Although teachers’ unions do not support cutting down summer break due to concerns about not having enough time to “participate in professional development and prepare new lesson plans,” they fail to acknowledge that these activities can still be done in smaller breaks. Because the amount of time spent in school will still be 180 days, there is the same amount of time for teachers to do everything they need to accomplish. While it is true that teachers may have to shift their schedules to account for a different distribution of vacation days, the benefits which can be reaped from having a short summer and more breaks throughout the year outweigh the small amount of time that will be spent in changing teachers’ schedules. In addition, the teachers only need to change their schedules once when the school calendar changes, so any problem caused by these changes will not be significant in the larger context of the situation. The main argument against changing the calendar, that teachers will not have enough planning time, does not stand because the total amount of school days will remain the same, so teachers will still have the same number of days to organize their curriculum.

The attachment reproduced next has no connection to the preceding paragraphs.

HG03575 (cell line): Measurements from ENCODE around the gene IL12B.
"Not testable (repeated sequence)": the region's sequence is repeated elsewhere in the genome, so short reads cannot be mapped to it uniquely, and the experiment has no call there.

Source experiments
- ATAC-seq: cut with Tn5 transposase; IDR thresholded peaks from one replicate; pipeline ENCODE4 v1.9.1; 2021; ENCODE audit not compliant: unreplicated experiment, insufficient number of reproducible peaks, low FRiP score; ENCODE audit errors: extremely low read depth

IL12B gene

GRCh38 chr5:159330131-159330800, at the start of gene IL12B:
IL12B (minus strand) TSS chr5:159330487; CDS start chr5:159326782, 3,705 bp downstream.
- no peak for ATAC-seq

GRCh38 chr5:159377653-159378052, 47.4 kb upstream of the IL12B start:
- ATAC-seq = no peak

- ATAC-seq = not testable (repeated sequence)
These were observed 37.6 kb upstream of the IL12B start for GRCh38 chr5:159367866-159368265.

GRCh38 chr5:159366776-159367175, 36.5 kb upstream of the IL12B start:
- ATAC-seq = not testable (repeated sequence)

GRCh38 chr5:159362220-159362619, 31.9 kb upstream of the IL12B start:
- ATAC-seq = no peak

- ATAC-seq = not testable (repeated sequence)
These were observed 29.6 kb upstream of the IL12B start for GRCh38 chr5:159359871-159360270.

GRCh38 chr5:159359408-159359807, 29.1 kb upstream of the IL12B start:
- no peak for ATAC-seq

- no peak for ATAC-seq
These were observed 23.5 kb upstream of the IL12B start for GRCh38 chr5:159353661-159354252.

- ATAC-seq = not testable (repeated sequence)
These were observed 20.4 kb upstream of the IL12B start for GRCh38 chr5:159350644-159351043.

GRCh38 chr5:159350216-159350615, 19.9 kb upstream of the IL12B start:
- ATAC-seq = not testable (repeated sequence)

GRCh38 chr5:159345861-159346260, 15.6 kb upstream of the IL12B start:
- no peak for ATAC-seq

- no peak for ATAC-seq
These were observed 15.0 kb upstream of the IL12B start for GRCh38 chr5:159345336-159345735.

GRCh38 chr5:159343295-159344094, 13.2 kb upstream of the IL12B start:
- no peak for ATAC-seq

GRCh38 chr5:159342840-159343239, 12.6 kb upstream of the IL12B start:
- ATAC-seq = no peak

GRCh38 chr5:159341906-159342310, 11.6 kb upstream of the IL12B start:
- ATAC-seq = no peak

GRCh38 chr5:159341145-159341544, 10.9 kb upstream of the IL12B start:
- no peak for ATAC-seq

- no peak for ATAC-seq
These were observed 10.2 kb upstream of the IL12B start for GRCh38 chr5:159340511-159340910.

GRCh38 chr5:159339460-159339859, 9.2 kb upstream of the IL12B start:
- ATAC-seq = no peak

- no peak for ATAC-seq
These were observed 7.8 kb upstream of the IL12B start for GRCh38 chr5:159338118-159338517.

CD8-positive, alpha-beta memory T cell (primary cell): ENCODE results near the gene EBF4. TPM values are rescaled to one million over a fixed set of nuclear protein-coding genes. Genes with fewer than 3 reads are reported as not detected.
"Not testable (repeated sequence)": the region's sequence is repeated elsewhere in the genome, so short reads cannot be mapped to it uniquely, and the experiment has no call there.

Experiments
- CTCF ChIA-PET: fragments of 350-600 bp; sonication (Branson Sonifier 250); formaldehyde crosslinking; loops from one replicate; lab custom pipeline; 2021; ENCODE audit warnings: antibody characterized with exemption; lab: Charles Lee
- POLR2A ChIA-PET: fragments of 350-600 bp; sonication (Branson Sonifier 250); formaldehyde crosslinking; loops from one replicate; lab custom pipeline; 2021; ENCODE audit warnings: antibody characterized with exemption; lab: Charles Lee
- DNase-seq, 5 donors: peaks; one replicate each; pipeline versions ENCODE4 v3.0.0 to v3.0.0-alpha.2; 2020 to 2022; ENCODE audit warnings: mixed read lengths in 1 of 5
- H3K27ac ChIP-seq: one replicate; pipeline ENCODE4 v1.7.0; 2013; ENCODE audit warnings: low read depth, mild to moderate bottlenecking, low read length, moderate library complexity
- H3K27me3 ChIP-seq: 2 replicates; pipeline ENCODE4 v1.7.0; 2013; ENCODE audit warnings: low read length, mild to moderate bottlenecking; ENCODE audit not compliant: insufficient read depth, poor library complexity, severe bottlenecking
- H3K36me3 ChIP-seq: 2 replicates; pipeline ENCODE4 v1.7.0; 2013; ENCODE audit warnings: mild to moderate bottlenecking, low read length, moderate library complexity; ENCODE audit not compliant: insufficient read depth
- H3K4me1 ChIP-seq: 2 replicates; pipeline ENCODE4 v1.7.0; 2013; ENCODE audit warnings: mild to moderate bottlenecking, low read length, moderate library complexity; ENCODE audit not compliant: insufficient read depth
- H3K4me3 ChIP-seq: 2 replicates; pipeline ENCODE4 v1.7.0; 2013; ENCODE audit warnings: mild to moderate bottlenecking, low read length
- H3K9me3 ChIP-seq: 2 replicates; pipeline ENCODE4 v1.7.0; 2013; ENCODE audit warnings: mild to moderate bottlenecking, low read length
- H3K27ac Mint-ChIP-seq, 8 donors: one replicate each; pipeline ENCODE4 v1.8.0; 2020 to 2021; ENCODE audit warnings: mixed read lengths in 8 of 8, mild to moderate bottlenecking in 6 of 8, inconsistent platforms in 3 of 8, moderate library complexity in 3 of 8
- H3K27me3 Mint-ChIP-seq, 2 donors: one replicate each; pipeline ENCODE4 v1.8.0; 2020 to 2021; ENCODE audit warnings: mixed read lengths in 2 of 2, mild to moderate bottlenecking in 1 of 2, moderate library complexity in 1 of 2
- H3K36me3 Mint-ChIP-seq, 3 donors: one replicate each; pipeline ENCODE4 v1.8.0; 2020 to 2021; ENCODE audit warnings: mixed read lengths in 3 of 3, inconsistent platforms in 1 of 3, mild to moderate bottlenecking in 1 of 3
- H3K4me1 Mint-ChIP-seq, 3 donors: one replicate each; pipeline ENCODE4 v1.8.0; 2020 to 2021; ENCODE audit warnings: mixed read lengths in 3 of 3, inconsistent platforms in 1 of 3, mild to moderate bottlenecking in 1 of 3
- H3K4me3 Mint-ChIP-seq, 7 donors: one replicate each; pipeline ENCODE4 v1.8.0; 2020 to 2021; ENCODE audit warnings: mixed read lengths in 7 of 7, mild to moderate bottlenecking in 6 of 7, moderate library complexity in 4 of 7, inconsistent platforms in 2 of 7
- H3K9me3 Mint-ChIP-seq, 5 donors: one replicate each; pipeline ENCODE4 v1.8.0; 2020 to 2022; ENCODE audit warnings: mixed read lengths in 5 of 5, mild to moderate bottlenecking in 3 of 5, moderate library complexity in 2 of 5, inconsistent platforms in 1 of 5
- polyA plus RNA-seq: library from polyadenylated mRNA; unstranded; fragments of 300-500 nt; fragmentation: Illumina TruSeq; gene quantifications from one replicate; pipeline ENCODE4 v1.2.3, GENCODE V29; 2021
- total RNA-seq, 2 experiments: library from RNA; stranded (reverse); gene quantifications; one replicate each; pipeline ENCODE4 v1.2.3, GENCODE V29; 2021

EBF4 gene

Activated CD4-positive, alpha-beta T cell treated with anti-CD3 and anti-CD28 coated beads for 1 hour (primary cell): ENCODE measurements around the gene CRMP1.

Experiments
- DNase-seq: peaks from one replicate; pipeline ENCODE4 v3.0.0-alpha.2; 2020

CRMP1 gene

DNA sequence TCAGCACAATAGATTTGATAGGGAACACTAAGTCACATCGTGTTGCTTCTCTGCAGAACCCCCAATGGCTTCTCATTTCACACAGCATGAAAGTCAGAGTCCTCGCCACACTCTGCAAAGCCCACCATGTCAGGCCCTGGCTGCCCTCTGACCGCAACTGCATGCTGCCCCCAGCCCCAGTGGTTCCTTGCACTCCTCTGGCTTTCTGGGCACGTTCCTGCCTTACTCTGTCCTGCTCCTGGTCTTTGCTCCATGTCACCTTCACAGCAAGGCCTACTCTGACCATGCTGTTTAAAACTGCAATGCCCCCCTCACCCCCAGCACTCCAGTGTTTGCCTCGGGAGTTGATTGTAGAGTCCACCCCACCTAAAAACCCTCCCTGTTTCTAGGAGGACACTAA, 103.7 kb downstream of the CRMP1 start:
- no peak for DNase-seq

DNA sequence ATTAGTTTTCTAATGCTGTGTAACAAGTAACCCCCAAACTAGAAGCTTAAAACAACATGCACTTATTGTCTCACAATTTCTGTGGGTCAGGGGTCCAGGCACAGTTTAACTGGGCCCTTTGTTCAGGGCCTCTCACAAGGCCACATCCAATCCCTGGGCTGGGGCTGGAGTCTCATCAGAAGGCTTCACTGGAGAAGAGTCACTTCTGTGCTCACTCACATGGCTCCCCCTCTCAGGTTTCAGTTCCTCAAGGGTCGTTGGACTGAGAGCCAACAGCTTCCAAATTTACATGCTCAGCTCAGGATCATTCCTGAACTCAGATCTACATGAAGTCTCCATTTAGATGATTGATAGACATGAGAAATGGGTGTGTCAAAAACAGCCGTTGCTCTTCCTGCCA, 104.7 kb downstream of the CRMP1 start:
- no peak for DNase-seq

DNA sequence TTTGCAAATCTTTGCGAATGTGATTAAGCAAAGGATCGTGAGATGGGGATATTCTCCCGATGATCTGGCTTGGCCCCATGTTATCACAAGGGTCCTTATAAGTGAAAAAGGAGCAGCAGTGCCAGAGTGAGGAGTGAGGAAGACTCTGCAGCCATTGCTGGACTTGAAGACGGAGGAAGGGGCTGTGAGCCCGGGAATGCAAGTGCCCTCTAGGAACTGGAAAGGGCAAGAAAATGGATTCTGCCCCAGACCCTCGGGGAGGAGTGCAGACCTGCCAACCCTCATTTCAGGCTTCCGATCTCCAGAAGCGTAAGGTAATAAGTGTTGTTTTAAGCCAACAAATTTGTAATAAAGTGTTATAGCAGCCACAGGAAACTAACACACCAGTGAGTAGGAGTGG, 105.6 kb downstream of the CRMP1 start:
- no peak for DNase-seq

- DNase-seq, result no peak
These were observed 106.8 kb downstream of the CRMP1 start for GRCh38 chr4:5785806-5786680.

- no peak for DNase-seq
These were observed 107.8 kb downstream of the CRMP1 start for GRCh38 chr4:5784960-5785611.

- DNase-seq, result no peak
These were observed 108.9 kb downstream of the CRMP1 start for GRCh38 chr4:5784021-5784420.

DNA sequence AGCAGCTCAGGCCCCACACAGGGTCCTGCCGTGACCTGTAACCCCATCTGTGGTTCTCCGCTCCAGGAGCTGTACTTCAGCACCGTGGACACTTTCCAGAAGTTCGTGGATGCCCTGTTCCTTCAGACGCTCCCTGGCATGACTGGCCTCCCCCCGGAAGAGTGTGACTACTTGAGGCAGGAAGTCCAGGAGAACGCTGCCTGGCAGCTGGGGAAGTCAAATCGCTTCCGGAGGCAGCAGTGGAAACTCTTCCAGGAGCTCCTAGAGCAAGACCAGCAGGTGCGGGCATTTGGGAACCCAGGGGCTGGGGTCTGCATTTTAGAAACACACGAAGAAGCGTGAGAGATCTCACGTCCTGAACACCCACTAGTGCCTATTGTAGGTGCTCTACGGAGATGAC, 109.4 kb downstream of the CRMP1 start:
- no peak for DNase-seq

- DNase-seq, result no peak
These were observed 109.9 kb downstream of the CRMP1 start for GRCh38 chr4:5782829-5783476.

Having a shorter summer break and increasing the frequency of breaks of shorter durations is beneficial to students since it decreases the effects of “summer slide,” and also increases the productivity and brain functions of students. Summer slide is prevented because students have a more continuous learning period, so they can remember more information and learn about more topic areas in the same amount of time. Students’ brains are also benefited from this schedule change because they have more time to refresh themselves and develop important skills such as being able to reflect on the past. Although opponents may claim that changing the vacation system will prevent teachers from effectively being able to plan for their upcoming year curriculum, this is not an issue because of the fact that the total amount of vacation days will remain the same. Modifying the vacation calendar will provide numerous benefits to students while also mitigating the effects of societal issues such as income-inequality within education.